Posted on October 7, 2014
This was me, on my 40th birthday, 3 and a half years ago. I didn’t have cancer.
I was the fattest I’d ever been, nudging 130kg, and a size 26. And I was miserable. We went to QLD for my birthday, and I remember worrying on the way to the airport whether I could still get the plane seatbelt done up, or I would have to ask for an extender. I managed to get it done up, but it was an effort. I could go on very few rides with my daughters as I could not get the harnesses done up. My hips hurt all the time, I was worried I would break chairs if I sat on them, and I wasn’t living anything like a full life. I HATED myself. But I felt like I had done everything I could, in this lifelong battle with my weight. Every diet, every shake, every appetite suppressant, duromine (legal speed), which stripped the weight from me and had me manically cleaning the shower at 4am in an attempt to get tired enough to sleep, but I put it back on just as quickly as soon as I stopped. I was seriously considering a gastric bypass, but feared losing one of the only things I felt I had in my favour – my gregarious nature, often fuelled by alcohol, and long lunches and nights entertaining on the deck. And if I didn’t have that, what did I have? Also, by all intents and purposes, I was healthy. I had birthed four children without any of the problems often experienced by obese mothers, and any tests taken by doctors subsequently, to try and show me the strain my weight was putting on my body, proved to be perfectly normal.
This is me today, at 43, with stage 4 cancer:
In the two years preceding my diagnosis, cancer ate me from the inside. The weight came off slowly, and i did not get on the scales, so I didn’t know how much I was losing. The weight loss ramped up in the last few months before I was given the news, but again, I didn’t think much of it. I was studying full time, raising four children, I was too busy to sit around and eat. I also totally lost my taste for wine, which I used to drink in copious amounts on Friday nights. That in itself should have made me realise that something was seriously wrong!
I realised something was really wrong just before my colonoscopy, when the doctor told me to get on the scales, and I realised that I had dropped 26kg from my 40th birthday weight…without even trying. Now after a few operations, chemo, nausea, loss of appetite, and having enough intestine removed that it makes me feel like I’ve had a gastric bypass, my weight loss hovers around the 32 kilo mark. I’ve gone from a size 26, to a size 18, and as a result, I have developed a real passion for fashion, makeup, hair, and shoes. I wear these things so much better than I ever could have before, and I’m loving every minute of it.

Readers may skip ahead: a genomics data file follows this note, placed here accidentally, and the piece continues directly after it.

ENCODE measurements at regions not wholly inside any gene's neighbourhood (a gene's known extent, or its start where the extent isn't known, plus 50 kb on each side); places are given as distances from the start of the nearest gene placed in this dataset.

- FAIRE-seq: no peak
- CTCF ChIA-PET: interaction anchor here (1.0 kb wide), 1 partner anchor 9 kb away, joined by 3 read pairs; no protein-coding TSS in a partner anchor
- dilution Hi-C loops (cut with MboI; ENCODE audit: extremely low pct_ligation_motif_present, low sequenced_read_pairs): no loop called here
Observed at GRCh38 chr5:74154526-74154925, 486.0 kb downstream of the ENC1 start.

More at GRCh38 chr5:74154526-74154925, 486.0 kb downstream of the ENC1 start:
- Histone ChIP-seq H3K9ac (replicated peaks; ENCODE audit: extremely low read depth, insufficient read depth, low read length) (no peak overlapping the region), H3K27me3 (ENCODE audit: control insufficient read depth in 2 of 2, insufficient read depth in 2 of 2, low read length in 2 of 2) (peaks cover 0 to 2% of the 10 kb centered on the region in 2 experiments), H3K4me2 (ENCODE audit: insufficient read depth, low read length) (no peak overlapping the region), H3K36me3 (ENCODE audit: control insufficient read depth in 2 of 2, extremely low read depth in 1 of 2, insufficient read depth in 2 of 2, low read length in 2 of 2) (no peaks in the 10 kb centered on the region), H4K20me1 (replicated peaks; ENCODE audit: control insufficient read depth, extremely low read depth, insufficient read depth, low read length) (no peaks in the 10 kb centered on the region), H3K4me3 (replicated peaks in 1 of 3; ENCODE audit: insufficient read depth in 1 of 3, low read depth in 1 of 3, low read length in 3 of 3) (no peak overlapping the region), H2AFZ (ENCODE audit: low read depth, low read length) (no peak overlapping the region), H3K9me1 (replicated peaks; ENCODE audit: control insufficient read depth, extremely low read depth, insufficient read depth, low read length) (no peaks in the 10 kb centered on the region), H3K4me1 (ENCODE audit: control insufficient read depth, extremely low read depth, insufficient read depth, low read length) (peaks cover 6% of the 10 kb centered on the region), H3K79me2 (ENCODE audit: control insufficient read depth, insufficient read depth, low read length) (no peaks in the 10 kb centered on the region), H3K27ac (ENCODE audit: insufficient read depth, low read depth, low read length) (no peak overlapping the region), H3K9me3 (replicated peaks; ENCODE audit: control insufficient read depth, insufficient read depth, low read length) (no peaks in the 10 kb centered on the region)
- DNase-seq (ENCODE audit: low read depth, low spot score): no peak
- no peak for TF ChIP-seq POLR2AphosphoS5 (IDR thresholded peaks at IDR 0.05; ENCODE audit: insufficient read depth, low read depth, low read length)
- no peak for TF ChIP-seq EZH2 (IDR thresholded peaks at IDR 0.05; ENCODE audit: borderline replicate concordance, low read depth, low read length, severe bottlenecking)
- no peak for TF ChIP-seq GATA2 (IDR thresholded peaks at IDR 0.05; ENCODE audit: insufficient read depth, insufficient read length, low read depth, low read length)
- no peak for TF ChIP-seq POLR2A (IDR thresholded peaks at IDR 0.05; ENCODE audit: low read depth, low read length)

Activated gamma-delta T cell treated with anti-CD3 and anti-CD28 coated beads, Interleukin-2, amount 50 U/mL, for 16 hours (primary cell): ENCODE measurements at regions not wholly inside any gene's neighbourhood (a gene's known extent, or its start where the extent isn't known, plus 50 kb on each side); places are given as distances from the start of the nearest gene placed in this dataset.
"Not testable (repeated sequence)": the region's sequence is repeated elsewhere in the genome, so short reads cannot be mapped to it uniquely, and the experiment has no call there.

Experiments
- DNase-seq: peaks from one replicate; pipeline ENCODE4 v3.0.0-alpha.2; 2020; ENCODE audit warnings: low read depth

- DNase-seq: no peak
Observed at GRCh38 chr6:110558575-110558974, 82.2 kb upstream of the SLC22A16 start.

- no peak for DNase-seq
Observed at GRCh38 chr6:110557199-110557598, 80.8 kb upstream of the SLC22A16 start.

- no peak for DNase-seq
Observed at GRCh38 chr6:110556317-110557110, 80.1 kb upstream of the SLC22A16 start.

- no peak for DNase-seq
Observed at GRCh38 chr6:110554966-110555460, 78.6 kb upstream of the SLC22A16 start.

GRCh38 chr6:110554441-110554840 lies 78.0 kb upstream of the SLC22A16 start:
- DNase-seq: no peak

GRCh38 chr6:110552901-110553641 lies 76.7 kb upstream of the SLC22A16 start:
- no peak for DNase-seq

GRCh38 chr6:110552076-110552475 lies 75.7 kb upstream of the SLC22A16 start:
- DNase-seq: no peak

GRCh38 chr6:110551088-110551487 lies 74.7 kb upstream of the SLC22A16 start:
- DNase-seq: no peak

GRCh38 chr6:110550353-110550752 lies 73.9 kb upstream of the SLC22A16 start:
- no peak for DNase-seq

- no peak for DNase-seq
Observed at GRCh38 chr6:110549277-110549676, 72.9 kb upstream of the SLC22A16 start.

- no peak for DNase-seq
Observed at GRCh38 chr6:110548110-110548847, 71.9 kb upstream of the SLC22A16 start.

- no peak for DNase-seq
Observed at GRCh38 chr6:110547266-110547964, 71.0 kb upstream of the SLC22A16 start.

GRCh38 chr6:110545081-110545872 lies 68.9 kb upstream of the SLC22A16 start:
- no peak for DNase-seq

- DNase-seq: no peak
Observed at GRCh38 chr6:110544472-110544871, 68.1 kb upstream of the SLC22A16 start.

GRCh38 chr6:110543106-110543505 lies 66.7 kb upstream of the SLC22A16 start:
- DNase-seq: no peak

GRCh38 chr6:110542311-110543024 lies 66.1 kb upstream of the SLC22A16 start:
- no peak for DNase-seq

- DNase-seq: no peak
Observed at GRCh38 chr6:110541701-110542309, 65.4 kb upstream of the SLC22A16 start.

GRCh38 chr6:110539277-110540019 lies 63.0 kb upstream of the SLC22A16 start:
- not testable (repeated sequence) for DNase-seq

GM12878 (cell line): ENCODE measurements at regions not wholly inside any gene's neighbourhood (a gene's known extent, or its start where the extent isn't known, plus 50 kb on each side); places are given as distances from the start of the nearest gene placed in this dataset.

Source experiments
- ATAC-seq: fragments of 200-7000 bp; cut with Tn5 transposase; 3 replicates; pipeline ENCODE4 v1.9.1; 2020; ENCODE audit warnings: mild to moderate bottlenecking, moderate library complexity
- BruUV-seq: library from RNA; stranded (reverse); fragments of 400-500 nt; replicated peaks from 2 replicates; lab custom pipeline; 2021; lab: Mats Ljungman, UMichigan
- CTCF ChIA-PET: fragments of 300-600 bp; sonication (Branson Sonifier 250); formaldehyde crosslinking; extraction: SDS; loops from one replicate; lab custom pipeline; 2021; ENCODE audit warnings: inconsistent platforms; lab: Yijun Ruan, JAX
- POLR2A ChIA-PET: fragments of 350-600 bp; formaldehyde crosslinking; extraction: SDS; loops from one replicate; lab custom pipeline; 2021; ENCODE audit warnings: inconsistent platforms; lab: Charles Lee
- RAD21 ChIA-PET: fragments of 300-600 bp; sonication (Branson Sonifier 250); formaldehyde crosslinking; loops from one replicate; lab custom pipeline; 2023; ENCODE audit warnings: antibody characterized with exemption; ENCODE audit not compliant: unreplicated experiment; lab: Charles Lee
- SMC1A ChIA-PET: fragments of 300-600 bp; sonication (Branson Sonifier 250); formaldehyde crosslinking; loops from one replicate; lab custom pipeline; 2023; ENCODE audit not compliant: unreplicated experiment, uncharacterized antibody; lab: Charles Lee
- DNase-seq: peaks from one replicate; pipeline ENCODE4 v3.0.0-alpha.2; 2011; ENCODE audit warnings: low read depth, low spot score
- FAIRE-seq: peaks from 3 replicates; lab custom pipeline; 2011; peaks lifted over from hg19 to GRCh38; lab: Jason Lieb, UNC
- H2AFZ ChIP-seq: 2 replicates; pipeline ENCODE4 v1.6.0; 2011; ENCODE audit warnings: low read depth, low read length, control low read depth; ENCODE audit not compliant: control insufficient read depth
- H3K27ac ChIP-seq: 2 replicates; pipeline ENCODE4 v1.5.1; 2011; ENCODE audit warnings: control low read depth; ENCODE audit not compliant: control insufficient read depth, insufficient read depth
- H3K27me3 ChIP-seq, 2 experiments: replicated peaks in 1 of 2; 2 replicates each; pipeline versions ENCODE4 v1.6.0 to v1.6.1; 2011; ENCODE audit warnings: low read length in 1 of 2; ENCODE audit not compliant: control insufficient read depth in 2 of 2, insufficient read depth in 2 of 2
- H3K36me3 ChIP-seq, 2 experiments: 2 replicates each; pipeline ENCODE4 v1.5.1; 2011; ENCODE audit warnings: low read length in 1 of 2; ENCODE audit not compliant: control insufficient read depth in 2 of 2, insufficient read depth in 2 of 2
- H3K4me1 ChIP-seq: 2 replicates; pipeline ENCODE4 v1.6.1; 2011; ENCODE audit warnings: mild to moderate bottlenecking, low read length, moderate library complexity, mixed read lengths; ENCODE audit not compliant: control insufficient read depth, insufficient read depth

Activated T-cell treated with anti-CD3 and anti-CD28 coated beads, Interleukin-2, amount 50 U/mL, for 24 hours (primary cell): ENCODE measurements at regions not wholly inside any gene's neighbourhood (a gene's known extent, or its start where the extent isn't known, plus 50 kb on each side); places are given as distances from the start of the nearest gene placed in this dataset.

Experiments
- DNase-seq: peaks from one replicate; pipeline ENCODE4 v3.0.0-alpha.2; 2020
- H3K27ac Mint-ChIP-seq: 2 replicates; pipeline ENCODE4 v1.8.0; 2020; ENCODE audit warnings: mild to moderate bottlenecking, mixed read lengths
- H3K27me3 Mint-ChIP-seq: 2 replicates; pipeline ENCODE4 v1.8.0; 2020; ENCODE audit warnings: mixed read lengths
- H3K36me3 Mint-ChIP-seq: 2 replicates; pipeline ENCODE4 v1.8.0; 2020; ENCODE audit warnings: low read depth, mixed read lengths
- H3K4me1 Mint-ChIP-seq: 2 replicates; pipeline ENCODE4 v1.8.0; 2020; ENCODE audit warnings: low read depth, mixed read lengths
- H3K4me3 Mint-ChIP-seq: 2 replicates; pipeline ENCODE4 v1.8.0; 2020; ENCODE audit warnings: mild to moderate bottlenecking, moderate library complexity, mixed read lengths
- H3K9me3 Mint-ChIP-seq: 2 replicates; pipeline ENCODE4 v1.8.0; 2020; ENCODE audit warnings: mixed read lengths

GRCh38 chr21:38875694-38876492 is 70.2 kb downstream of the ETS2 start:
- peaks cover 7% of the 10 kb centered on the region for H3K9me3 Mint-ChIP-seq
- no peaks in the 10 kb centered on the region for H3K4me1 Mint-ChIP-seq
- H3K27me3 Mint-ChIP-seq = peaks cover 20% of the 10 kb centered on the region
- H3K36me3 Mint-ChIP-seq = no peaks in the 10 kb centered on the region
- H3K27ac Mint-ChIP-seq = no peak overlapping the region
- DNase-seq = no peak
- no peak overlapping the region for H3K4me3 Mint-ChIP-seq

Of course, it is surreal to be told how well you look, when being ravaged by stage 4 cancer, and it’s various aggressive treatments. But the thing is, it’s true. Outside of operation pain, and some pretty extreme chemo sickness, I am in the best shape I’ve been in many years, and my weight caused me to feel far more shit than cancer ever did. I returned to QLD in March and looked in awe at all the extra belt I had after I did it up. Any chance I get to take a theme park ride with my children, I take it. I don the bathers and I swim with them, and I soak up every chance I have to grab life with both hands. In fact, if I didn’t live in fear of that life being taken by cancer, I’d probably be the happiest I’ve ever been.
Cancer is a formidable foe, but I am learning to make friends with it where I can. It’s given me confidence, and most of all, it’s given me courage. I no longer fear the person I really am. Because chemo didn’t take my hair, I took a deep breath and had a go at a hairstyle that I have wanted to try ever since i had a girl crush on Marie from Roxette! And best of all, it worked, and it will now be my forever hairstyle. I’ve always wanted a sleeve tattoo, and as a remission present, I am getting one, because bugger it, the way I choose to express myself is about me, not whether it pleases anyone else. I’ve got very little time for bullshit (though in truth, I never had very much), and there is one thing I NEVER do anymore – anything that I don’t want to! My time is too precious for that. I’ve developed a lot deeper friendships that I ever allowed myself to do in the past, and I have offered them a vulnerable side to myself that has very rarely been on show. I have written about things like my experience of childhood sexual abuse, and even bigger, I have put this writing out into the public domain. The rich reward for this was finding a solidarity with other people, finding that I was not alone in my pain, and a gratitude from some readers that they found the same thing. I’m a far better person post cancer than I ever was before, and I am really starting to like myself. The goal now is to stay around long enough to find out who I can become, and what I can achieve, as I’m really quite curious.
A very dear friend once told me that there are positives to be taken from all of life’s journeys, even the bad ones, and I’ve found the silver lining that has been offered by this one – a chance to become the very best person I can be.
So cancer, really……thanks. But you can fuck off now!